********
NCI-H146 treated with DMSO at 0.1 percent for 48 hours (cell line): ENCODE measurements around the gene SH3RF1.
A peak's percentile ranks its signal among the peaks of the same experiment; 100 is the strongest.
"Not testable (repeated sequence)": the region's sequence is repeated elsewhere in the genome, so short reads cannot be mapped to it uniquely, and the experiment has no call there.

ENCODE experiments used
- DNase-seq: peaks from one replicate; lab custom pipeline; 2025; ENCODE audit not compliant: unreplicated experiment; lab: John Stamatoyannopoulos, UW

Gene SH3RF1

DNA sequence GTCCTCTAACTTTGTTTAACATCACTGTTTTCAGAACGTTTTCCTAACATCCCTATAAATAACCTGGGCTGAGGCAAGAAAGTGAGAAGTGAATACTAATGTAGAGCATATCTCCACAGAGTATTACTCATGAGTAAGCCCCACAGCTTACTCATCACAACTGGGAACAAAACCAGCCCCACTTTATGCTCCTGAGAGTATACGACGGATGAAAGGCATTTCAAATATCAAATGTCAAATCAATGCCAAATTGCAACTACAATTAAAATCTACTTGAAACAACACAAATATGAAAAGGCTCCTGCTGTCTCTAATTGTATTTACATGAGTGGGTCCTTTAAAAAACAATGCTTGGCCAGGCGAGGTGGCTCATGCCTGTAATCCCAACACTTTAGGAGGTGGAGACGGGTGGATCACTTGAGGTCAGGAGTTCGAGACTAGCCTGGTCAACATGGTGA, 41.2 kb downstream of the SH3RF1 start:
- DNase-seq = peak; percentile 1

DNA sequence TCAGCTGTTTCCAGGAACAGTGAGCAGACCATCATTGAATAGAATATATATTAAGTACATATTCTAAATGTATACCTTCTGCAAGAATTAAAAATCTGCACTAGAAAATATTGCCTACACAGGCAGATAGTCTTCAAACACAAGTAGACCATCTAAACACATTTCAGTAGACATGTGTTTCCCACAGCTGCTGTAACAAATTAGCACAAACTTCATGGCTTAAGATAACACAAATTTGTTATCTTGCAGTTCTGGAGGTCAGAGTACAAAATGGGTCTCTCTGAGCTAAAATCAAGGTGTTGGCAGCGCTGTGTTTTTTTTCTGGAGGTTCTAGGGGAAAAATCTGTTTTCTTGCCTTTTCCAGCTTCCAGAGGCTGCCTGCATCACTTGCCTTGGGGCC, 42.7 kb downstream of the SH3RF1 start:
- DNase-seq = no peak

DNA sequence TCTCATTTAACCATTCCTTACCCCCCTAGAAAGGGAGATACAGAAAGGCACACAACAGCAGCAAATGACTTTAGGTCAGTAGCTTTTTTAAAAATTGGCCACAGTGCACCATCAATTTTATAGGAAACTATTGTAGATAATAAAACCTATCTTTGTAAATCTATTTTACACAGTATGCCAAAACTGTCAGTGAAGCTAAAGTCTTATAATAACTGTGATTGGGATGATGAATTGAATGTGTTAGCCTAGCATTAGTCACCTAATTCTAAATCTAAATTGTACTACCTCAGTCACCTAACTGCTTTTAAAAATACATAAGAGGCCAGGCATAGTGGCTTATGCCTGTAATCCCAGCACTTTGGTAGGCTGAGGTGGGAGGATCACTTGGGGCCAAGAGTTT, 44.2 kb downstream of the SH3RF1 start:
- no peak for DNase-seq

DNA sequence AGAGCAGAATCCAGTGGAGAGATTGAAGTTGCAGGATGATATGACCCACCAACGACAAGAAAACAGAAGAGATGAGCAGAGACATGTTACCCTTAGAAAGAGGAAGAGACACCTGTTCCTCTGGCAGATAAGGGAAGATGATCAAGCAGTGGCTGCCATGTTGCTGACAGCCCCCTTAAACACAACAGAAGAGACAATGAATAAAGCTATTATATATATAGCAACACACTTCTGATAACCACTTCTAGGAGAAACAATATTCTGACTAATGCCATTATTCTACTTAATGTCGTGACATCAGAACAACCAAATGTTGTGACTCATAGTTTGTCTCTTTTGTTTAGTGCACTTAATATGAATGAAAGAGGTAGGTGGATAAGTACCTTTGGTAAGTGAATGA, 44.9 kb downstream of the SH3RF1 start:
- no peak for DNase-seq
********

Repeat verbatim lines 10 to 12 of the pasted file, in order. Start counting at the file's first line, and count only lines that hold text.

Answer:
- DNase-seq = no peak

DNA sequence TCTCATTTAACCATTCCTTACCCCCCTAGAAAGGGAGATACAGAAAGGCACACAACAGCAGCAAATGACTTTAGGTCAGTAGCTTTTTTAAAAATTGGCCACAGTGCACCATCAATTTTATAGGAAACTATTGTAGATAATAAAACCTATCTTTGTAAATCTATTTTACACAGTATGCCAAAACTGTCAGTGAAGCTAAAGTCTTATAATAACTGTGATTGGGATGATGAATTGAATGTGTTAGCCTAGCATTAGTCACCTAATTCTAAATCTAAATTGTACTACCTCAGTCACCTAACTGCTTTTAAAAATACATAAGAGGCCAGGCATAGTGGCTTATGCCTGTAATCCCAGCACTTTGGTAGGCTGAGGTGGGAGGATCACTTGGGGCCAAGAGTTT, 44.2 kb downstream of the SH3RF1 start:
- no peak for DNase-seq